A Look Into Eli’s Heart
Eli’s Heart is a love story. Eli Levin is born in the middle of the twentieth century with a frightening and complicated heart defect. He is also a piano prodigy. As a young teenager, he visits a small Southeastern town (Eli is a New Yorker) and meets Krissy Porter, a girl who is a few months younger.
Eventually, they marry, and Krissy must learn to deal with the challenges Eli faces. They are passionate and devoted to each other. They experience good times and bad times over the years. How they handle these is the essence of the story.
Yes, Eli’s Heart is a love story, but it is not a “romance” novel. It’s about the characters and the life they share. It’s about the vital importance of music in their lives. It’s about how they deal, separately and together, with Eli’s damaged heart – a heart filled with music. I think the reader will laugh, and cry, and come to care about these people and what happens to them.
Here’s a taste of the book. This is the “Prelude.” I hope it makes you want to read the entire story.
FLYING HOME FROM MOSCOW
It was the final night of the Moscow International Music Competition. In the aptly named Hall of Columns, with its massive Corinthian pillars, three-tiered crystal chandeliers and plush red seats, the large audience of world-class musicians and music lovers generously applauded the Award announcements.
The twenty-two year old American violinist Warren Anderson had just been awarded the gold medal. His accompanist, twenty-nine year old American pianist Eli Levin, then received a special award in recognition of his brilliance. It was the first time such an award had ever been presented at this event.
Eli’s wife Kristina was overwhelmed when Eli’s award was announced. The audience stood and applauded, those near Eli voicing their approval: “Well done!” “Très bien!” “Bravo!” “Pozdravlaiu!” Everyone who had heard him recognized his genius, and the judges had as well.
Eli bent to embrace his petite wife and, flushed with excitement, hurried to the stage to accept the award. Krissy watched through tears as her slender, dark-haired husband accepted a medal from the judges.When he returned to Krissy, he pressed the medal into her hands and bent down to speak to her softly: “This is for you, my sweet girl.” He held her close as she rested her face against his chest and wept for joy.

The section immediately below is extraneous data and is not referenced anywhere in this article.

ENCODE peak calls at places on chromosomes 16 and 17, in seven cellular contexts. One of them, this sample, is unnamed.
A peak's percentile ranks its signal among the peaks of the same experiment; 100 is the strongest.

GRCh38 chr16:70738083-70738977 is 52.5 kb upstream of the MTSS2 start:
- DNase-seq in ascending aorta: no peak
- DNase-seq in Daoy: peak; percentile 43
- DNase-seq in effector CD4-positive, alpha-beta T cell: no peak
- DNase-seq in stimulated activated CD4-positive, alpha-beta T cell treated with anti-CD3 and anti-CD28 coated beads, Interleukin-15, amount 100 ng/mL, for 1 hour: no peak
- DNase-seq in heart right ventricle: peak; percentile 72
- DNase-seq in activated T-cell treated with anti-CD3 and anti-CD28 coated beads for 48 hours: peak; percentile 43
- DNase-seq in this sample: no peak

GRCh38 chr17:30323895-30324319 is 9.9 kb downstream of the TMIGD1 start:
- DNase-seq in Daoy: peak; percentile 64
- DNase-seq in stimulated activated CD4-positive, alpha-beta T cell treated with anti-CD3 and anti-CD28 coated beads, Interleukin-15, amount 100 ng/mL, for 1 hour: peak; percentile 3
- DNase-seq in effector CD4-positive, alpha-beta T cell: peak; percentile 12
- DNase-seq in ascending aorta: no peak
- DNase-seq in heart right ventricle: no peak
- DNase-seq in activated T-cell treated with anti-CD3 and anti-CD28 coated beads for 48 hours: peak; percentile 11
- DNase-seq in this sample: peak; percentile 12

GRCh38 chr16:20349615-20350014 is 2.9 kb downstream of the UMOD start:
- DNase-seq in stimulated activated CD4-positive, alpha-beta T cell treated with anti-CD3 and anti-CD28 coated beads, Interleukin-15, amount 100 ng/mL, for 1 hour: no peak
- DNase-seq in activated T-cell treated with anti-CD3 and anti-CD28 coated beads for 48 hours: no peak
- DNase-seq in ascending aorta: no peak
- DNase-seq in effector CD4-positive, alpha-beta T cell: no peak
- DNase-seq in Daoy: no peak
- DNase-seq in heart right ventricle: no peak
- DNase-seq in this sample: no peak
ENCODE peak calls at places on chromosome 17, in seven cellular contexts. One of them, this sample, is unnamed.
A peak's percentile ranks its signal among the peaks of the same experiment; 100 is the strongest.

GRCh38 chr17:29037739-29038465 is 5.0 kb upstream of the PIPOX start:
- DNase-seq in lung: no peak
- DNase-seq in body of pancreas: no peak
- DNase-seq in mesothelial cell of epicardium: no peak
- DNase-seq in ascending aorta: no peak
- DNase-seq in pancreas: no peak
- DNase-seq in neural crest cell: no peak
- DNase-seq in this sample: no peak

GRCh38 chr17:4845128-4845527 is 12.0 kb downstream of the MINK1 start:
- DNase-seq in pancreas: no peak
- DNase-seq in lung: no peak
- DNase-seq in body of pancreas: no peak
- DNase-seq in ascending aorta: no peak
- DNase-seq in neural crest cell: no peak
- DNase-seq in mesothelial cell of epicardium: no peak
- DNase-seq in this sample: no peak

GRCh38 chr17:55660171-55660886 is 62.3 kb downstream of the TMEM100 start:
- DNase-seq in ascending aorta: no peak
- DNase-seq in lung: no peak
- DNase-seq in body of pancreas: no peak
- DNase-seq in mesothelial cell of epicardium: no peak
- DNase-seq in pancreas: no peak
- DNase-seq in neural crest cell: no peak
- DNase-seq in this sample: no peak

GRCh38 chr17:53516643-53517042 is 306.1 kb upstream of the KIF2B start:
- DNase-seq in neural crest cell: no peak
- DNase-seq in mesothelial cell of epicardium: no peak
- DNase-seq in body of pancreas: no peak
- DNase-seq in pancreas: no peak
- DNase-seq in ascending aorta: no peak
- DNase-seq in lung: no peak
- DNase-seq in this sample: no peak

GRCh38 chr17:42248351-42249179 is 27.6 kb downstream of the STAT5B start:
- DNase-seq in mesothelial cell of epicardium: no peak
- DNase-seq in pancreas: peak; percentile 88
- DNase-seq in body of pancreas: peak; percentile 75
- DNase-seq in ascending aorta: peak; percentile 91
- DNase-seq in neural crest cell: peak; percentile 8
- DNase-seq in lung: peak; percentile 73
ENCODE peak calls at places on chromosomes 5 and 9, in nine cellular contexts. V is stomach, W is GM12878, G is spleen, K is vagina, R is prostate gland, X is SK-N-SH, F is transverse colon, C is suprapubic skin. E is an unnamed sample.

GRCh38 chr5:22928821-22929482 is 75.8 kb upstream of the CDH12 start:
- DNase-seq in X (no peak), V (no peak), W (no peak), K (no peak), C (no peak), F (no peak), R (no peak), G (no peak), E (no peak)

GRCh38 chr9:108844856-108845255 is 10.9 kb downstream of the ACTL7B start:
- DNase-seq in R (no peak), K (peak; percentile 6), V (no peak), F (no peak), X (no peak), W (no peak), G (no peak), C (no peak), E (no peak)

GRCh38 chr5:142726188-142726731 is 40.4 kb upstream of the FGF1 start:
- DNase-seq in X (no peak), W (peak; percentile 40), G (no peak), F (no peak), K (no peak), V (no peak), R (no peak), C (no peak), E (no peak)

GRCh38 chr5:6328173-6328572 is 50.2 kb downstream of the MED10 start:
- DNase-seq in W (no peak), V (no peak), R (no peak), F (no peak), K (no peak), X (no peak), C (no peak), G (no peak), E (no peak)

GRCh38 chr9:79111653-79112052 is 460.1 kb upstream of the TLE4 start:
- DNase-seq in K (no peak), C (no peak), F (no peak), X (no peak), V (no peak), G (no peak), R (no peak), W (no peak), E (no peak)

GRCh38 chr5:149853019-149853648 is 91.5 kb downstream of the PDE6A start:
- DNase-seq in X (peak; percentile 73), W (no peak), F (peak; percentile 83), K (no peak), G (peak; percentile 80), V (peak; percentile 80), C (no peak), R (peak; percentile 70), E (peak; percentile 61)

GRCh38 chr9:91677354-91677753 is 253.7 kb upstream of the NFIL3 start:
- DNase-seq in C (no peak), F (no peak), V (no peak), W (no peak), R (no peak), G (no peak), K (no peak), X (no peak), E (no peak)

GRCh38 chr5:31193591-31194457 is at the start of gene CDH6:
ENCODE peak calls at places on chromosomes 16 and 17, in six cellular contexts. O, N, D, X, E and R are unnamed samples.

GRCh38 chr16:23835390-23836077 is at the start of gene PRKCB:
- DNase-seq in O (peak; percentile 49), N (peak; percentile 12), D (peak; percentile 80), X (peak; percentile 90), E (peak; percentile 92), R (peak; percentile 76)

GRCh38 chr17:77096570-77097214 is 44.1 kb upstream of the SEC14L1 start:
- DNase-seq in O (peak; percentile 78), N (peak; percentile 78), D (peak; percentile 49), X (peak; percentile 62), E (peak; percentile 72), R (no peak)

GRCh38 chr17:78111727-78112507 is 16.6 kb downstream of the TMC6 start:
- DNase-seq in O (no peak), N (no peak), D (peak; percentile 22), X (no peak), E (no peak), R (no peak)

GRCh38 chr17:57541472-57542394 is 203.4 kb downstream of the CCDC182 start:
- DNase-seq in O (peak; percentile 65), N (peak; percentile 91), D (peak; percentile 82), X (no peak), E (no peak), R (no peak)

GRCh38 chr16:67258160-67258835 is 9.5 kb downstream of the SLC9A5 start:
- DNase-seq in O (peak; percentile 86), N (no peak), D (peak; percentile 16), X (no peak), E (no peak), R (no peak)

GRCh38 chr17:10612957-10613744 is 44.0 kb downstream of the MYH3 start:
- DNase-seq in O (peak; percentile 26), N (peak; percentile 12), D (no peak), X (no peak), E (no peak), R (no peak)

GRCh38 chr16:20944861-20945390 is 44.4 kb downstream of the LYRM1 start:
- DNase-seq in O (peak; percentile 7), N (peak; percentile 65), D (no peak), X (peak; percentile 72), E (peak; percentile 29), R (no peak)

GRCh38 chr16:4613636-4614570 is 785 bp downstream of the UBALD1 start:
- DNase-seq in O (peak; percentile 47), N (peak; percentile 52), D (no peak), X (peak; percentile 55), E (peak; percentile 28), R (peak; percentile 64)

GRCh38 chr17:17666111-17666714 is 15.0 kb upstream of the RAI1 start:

Warren, Eli, and Krissy had traveled to Moscow together. The trip was a surprise for Krissy. Warren’s sponsors had provided her ticket and Eli had arranged with Maestro Aaron Rubin, General Director of the City Opera Company for whom Krissy was Personal Assistant, to give her the more than three weeks she needed to accompany them. Eli knew his wife had always wanted to visit Russia. It meant a great deal to him to make it possible, and Krissy was thrilled.
The evening after the competition ended they were at the airport preparing for the long trip home, flying first to Paris and then to New York. They left as the sun was setting. As the Boeing 707 lifted into the air, the spires and onion domes of the city soon disappeared into the concentric circles of light surrounding the Kremlin. The sky on the horizon faded from a pale blue to a soft rose to a deep purple.
Krissy wanted to give Eli a sleeping pill but he shook his head; he was tired enough to sleep without it. They were in the first class cabin, and Warren was across the aisle from them, the Amati violin he had played positioned securely beside him. That violin, valued at over one million dollars and borrowed from a collector, had not left his side the entire trip.
Eli stretched his legs out as best he could. Krissy asked the stewardess for a blanket, and tenderly tucked it around her husband and herself. He smiled at her, rested his head on her shoulder, and soon after takeoff, he was sleeping soundly in the darkened cabin. She carefully removed his glasses and put them in her handbag.
Eli was born with a defective heart. He had received a second surgery for the condition only months earlier, and even though he had seemed tireless and energetic throughout the competition, Warren noticed on the drive to the airport that he looked exhausted. No doubt that was why Krissy wanted to be sure her husband received some needed rest on the flight.
Warren had also stretched out, and he could see Krissy’s warm brown eyes as she watched Eli sleep. She looked at him as if he were the most priceless thing on earth, a treasure almost unimaginable. He envied Eli this kind of love, a love he seldom saw even between the most devoted couples. He leaned across the aisle and said to her softly, “What are you thinking, Krissy, when you look at Eli like that?”
She said, not taking her eyes off Eli, “That I can’t believe I’m with this incredible man. That I’ve been given a gift I can’t even describe.” She gently touched his head, stroking the dark, curly hair as she so often did. She smiled at Warren.
“He’s very fortunate to have you,” Warren said. “I know he adores you. He’s told me that many times.”
Krissy looked again at her sleeping husband and kissed his temple softly. “I’m the fortunate one, Warren. I lost him, years ago, not long after I met him. Eli brought us back together. I treasure every minute I have with him.”
“Sounds to me like there’s a story behind that,” Warren said, settling back in his seat.
She smiled but didn’t reply. Indeed there is, she thought. With a noble prince who rescues a damsel in distress, a wicked queen, and a sleeping dragon. A story with an unknown ending.